You will love this comprehensive guide if you want to learn about the states of matter.
These are the exact notes I used to ace my Chemistry exams. But first, I have a question for you.
Are you familiar with the most common states of matter on earth?
I am talking about solids, liquids, and gases. Bose-Einstein condensate and Plasma are some additional states of matter.
However, you are only required to know about solids, liquids, and gases.
Here’s what you need to know.
States of Matter:
Try pouring some water into a glass. What do you notice?
Water takes the shape of the glass. Can you tell why that is so?
This is because liquids do not have a fixed shape due to their “not so strong internal structure.”
To understand all this, we must know the properties of solids, liquids, and gases.
The table below summarises all this for you:
|Shape||Fixed||Not fixed||Not fixed|
Let me explain all this to you in detail.
The particles (atoms, ions, or molecules) are tightly packed in solids, so they do not move much.
This arrangement of particles is the reason behind the strong forces between the particles.
That’s why we say that solids have definite volume and shape.
Here’s a quick summary for you:
- Definite shape
- Definite volume
- High density
- Lowest kinetic energy (as they are tightly packed and only vibrate in place)
This takes us straight to liquids.
As compared to solids, the particles in liquids are more loosely packed.
This allows the particles to flow around each other, giving liquids an indefinite shape.
Now you know why a liquid takes the shape of a container.
You should also know that liquids are nearly incompressible fluids because of the strong force of attraction between the particles.
So, here’s a quick summary for you:
- Particles slide past one another (no definite shape)
- Not easily compressible
- Moderate level of kinetic energy, space, and intermolecular forces
Now, let me introduce gases to you.
You know that liquids are incompressible fluids. What about gases?
Yes! They are not.
A gas is a compressible fluid. Plus, the particles in a gas have a great deal of space between them.
That’s why they have a high kinetic energy.
A gas has no definite shape or volume and takes the shape of a container.
Here’s the takeaway from all of the above discussion.
Particles in a:
- Gas: Well separated (no proper arrangement)
- Liquid: Close together (no regular arrangement)
- Solids: Regular pattern (tightly packed)
And particles in a:
- Gas: Move freely at high speeds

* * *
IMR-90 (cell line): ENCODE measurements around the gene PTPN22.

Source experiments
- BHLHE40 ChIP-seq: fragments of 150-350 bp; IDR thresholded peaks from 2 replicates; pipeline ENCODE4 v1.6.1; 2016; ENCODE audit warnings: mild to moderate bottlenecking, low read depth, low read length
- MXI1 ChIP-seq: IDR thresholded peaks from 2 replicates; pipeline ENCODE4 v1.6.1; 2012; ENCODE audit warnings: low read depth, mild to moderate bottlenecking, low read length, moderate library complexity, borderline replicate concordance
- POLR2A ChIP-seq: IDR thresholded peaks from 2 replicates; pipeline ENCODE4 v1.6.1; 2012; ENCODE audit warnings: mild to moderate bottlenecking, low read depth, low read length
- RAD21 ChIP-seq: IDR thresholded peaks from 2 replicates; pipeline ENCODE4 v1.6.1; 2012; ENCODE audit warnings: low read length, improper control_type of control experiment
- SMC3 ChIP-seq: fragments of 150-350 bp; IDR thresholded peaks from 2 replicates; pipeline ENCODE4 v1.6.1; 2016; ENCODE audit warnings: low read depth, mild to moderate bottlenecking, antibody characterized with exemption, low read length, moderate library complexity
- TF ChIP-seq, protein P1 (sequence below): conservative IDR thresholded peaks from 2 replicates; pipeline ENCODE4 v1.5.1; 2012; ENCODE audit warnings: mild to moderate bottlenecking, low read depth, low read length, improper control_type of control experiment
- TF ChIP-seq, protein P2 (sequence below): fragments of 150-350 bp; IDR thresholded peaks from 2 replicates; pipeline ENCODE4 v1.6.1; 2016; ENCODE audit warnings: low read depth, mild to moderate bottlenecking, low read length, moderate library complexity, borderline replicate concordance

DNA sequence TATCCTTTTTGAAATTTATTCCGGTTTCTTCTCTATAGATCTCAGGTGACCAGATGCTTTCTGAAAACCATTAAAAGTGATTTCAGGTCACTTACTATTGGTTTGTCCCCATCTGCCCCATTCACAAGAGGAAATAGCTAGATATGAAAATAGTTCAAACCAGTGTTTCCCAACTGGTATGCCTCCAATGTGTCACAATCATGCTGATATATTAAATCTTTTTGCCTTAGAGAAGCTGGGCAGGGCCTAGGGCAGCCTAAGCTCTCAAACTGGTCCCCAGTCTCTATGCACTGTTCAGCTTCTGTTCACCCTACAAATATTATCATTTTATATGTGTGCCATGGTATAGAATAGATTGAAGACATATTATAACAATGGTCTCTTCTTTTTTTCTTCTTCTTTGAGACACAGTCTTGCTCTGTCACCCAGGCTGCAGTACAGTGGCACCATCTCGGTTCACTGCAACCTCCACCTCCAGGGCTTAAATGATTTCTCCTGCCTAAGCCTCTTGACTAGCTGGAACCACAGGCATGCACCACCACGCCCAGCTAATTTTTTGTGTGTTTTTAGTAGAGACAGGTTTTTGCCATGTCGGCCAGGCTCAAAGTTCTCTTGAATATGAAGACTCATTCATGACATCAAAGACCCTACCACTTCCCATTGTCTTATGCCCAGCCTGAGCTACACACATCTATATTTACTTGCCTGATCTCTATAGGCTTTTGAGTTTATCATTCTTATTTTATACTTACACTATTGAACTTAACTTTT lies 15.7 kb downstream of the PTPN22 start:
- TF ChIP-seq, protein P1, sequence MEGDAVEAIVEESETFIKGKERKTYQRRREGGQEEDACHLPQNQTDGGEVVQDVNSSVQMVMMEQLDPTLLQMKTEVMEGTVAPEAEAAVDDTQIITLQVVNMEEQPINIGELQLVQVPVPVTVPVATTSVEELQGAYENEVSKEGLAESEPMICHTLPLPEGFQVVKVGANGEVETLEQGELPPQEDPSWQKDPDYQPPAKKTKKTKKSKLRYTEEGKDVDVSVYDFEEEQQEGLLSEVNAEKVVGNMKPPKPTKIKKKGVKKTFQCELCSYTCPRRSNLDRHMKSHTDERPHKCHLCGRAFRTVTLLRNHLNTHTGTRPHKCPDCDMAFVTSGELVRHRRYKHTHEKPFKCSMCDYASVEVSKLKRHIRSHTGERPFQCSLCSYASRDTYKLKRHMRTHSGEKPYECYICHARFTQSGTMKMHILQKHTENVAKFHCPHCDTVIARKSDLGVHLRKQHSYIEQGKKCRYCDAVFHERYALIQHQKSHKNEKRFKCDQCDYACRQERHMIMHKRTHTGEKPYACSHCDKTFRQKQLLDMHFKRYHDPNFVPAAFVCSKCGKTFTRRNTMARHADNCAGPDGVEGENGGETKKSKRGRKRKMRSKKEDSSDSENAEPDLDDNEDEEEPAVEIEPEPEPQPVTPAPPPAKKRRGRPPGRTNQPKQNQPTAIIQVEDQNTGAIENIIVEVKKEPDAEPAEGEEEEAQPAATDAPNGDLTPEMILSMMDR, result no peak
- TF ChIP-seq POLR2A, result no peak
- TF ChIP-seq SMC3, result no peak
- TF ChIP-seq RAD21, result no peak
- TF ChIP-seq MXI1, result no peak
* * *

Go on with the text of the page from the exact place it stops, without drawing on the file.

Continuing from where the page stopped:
- Liquids: Vibrate, move, and slide past each other
- Solids: Vibrate but do not move from place to place
This takes us straight to the next topic.
How Do States of Matter Change?
Take a look at the image below:
Have you ever seen ice cubes melt into water or a liquid boiling into vapours?
This means that you already know about the changes in states of matter.
Before discussing this, I want to introduce the kinetic particle theory.
According to this theory, changes in the state of matter occur when energy is added or removed from a substance.
For example, adding energy to a solid allows the particles to move more, pushing them apart.
As a result, bonds weaken, and the solid can change into liquid or gas.
Simple, isn’t it?
So, here’s what you need to know.
Change of Phase Between Solids and Liquids:
You want to form ice cubes. You take a tray, fill it with water, and place it into a refrigerator’s freezer compartment.
Heat flows from the warmer tray to the colder air (freezer). This heat transfer continues until the tray loses all its energy.
You should know that heat naturally flows in one direction – hot to cold.
In this way, water (liquid) is converted to ice (solid).
This is what we call freezing.
The temperature at which freezing occurs is known as the freezing point.
Do you know the freezing point of water? Comment down the correct answer.
When you take out the ice cubes from the refrigerator, what happens?
Heat flows from the surrounding (warmer air) to the ice cubes. This energy absorbed by the ice cubes weakens the force of attraction.
Thanks to all this, the particles are free from the “ice-like grip”.
This is melting – changing from a solid to a liquid state.
Recall that this occurs when heat is added to the system.
Note: The conversion of a solid straight to a gas is known as sublimation.
This takes us to the next point.
Change of Phase Between Gases and Liquids:
Here, we are also going to discuss the addition or removal of heat.
Imagine you fill a container with cold tap water and then heat it on a hot cooktop. What will happen?
You are right.
Heat flows from the cooktop to the pot, which water then absorbs.
Here’s what happens next:
When liquid particles gain energy, they start to move faster. This is because the thermal (heat) energy is converted into kinetic energy.
Over time, the particles will have enough energy to overcome the forces of attraction between them and convert into the gaseous phase.
You should know the temperature at which a liquid boils is known as the boiling point.
Do you know the difference between boiling and evaporation?
|Unnatural process (the liquid gets heated up)||Normal process|
|Can occur throughout the liquid||Occurs only from the surface of the liquid|
|Does not lead to cooling||Leads to cooling|
Remember that the conversion of liquid to gas is vaporisation (evaporation or boiling).
Now, let’s jump to the next point.
The reverse of vaporisation!
Have you ever noticed the fog in the mirror after a hot shower? This is because of condensation.